- Understand the development process for an individual and support that individual.
- Create a conducive environment to flow state. Disruptions will kill your project timeline.
- Provide a sufficient specification and involve the people who will build it as early as possibly to avoid going back to the drawing board and major frustrations down the line.
- Allow for autonomy to make decisions that may save time (a feature of low importance can sometimes cost a large % of the total work, does it warrant its place?)
- Set aside time periodically to tackle technical debt, it’s good for developer sanity and your project. We try to alternate “housekeeping” sprints with feature sprints.
What does that mean to project timelines?
- Reduced overall timeframe.
- Easier for other developers to work on the code and add features.
- Easier to estimate new features or changes (fewer cans of worms).
So developers vary, but does a more experienced developer provide measurably better performance?
- Reduced error rate. Two reasons: 1. There’s only so many times you can stand to get burned by the same problem and 2. “Muscle memory”, or neural pathways form and run much faster and more reliably.
- Faster bug fixing. Programmers tend to develop a gut instinct or intuition for where to look and how to break a problem down into smaller testable pieces that leads to finding the problem much much faster.
- Forward planning. Spending more time upfront on architecture Vs Getting Things Done ™ prevents spaghetti code developing later.
How do these add up in terms of overall performance? The study previously linked to found that in many fields including programming, 50% of the work is done by the top 10%. In other words, it’s often true that investing in more experienced developers can actually save money in the long run. On the flip side, throwing several more junior developers at a problem does not get it done in the same amount of time, as Brooks said, 9 women can’t make a baby in 1 month. The ideal then is to create a balance, with the more senior developers able to delegate easier tasks, catch and fix major bugs quickly, mentor and raise the level of others to increase the productivity of the team as a whole.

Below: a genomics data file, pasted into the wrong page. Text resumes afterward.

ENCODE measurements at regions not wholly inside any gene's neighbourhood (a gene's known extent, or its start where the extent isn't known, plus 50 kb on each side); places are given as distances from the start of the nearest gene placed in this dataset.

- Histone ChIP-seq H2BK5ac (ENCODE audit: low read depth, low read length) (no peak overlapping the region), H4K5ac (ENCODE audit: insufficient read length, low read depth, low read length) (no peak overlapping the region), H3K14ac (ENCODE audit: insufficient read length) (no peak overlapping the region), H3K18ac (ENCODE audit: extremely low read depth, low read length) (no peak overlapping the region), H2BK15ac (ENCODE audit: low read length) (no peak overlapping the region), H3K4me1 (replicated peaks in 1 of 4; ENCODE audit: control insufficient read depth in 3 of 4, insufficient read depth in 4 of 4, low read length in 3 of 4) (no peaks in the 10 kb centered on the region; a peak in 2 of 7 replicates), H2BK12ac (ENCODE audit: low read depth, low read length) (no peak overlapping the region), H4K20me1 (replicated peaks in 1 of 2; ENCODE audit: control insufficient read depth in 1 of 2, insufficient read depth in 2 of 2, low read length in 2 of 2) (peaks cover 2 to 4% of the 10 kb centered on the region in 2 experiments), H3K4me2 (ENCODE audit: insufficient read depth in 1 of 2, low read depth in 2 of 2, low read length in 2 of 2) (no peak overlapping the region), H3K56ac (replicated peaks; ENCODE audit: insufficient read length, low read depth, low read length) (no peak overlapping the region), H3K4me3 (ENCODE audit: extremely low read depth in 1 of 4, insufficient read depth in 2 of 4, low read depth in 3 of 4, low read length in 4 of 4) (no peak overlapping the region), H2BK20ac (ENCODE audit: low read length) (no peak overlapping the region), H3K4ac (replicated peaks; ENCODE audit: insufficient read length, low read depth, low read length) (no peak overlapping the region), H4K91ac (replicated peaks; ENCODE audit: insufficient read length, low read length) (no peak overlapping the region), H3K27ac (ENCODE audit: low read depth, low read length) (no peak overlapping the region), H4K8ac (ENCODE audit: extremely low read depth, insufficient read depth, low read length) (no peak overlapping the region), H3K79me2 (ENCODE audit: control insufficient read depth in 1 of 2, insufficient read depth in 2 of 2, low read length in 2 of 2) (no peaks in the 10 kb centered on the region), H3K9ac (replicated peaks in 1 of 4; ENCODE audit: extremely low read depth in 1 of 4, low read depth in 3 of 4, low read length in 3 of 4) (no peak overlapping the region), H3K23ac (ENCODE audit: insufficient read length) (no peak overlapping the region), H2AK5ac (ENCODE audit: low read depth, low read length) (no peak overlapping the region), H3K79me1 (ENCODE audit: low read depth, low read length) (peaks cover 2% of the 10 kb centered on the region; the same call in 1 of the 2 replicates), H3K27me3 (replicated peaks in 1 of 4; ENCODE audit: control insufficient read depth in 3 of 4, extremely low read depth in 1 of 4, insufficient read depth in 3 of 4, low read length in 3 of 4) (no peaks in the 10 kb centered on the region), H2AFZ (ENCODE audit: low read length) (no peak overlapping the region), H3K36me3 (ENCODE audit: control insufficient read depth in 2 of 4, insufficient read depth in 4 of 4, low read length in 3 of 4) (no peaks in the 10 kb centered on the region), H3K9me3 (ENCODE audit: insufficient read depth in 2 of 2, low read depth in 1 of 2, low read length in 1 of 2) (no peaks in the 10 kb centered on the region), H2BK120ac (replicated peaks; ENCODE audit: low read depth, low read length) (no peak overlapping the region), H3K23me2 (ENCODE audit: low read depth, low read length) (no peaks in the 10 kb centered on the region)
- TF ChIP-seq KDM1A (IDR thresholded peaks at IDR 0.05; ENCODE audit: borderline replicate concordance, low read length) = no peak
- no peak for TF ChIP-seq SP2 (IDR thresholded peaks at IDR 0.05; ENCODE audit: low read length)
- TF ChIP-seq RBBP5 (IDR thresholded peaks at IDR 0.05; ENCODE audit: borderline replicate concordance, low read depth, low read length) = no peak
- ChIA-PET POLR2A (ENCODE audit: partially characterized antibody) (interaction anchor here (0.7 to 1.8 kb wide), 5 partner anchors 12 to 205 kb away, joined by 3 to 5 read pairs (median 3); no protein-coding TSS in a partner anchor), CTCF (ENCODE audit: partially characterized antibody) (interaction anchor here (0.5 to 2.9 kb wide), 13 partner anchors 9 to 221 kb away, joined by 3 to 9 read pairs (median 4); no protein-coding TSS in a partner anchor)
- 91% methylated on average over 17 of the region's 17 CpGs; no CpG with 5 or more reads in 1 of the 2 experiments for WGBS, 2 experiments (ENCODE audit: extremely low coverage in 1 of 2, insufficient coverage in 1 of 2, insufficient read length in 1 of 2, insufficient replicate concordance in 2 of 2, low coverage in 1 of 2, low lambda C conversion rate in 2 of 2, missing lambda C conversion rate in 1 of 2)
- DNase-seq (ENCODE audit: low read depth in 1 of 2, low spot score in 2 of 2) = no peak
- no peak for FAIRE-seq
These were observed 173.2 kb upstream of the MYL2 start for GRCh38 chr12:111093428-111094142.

The client and anyone who acts as a stakeholder for them will get bored of hearing about refactoring this, or writing tests for that*.
Forward movement is therefore defined as stuff you can see: features, screens, buttons. Stop. Forward movement is equally fixing bugs, restructuring the foundations of code so that future features can be added in roughly the amount of time estimated without any nasty surprises.
*Until the metaphorical shit hits the fan and everyone has to down tools for a week because you skipped the boring work and now something has fallen over. Or more often future tasks have taken much longer to complete due to “cans of worms” being opened up in the code.
So if you are interested in understanding and promoting developer productivity here are just some starters, any thoughts please leave a comment.